California's General Corporation Law refers to "common shares" rather than "common stock". What makes shares shares "common shares"? Section 159 defines "common shares" as "shares which have no preference over any other shares with respect to distribution of assets on liquidation or with respect to payment of dividends". Note that under the statute, the fact that a class of shares has greater voting rights does not make it any less common than a class with lower or no voting rights. If a corporation has only one class of shares authorized, they will necessarily be "common shares".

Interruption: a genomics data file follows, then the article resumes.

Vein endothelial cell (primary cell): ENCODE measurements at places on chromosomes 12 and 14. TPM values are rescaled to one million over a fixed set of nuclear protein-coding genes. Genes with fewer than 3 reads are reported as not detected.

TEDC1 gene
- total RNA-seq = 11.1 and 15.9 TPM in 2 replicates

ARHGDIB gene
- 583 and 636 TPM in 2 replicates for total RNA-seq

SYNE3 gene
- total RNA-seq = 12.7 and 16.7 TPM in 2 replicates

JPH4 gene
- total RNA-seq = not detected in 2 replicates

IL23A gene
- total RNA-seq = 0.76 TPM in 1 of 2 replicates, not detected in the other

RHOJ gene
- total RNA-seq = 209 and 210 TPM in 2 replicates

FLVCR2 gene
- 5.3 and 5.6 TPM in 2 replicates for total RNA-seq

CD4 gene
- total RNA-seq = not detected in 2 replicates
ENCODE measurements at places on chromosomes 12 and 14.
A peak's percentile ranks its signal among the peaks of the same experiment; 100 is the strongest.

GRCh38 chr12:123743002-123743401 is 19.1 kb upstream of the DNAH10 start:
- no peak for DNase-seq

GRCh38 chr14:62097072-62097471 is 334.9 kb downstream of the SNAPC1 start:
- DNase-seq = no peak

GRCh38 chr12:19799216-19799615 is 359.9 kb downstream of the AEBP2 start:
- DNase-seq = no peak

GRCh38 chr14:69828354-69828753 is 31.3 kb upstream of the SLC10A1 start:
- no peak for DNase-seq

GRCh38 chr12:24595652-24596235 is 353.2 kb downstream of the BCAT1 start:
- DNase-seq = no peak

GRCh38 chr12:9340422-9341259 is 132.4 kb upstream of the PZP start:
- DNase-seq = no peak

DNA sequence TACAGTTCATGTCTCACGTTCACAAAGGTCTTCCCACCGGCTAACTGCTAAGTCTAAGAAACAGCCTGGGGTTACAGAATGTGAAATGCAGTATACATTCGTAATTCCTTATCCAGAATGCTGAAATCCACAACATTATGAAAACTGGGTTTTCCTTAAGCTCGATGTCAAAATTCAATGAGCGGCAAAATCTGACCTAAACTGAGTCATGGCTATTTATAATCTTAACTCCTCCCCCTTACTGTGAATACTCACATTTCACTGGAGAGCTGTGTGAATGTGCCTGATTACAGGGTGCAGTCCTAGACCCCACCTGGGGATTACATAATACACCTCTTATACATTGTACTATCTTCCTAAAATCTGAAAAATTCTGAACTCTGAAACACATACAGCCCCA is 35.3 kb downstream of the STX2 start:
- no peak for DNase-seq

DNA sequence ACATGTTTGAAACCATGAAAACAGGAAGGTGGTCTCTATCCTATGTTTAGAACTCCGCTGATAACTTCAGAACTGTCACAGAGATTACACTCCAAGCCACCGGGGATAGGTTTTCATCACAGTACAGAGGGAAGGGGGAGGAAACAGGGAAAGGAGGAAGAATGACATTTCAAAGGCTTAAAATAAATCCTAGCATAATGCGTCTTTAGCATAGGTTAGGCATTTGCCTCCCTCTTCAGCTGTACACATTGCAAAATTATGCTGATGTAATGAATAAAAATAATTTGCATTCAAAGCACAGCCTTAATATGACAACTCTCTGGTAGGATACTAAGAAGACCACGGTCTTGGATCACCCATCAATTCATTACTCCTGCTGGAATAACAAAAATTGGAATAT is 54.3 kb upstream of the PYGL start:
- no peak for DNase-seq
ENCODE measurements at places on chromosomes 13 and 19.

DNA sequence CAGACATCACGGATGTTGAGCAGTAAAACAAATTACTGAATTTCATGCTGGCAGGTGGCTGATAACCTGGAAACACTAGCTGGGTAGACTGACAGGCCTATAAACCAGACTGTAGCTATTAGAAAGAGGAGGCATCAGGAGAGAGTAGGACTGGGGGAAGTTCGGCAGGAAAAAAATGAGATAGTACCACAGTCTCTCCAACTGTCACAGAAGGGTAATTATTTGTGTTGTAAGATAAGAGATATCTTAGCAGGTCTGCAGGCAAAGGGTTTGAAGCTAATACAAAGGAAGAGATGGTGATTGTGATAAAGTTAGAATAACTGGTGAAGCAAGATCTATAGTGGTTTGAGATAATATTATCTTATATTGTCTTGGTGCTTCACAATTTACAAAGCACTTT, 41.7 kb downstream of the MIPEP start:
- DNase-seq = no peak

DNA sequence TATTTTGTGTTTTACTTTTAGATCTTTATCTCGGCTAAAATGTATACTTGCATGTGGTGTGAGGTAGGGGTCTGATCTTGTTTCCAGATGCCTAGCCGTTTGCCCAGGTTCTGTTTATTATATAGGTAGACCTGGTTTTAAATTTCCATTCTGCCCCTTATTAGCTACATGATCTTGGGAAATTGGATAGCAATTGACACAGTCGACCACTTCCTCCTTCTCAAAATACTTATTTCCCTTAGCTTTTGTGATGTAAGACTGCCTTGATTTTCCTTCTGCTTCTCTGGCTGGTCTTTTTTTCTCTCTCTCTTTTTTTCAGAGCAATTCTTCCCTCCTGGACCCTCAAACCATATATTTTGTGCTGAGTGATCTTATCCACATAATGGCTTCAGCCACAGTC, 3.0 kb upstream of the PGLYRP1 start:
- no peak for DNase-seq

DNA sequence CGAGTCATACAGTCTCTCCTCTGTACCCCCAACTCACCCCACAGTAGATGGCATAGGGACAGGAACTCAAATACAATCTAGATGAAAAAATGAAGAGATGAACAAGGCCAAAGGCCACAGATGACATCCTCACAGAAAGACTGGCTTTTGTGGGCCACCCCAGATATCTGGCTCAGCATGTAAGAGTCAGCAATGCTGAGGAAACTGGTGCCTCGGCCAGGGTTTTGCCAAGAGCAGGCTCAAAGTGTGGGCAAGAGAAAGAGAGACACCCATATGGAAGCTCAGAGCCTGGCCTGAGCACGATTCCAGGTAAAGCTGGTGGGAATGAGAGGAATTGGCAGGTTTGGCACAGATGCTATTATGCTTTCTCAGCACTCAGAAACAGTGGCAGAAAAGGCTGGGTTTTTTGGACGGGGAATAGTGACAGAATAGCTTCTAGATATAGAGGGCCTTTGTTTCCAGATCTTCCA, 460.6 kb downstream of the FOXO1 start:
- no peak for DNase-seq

The GCL does not attach many consequences to classification of shares as "common shares", but it is important to know what they are in several situations. For example, Section 402(c) prohibits a corporation from issuing or redeeming redeeming redeemable common shares unless the corporation at the time has outstanding a class of common shares that are not subject to redemption. There are three exceptions to this prohibition under the statute pertaining to specific situations.
What if shares do not meet the definition of "common shares"? Such shares are by apophasis "preferred shares". Cal. Corp. Code § 176.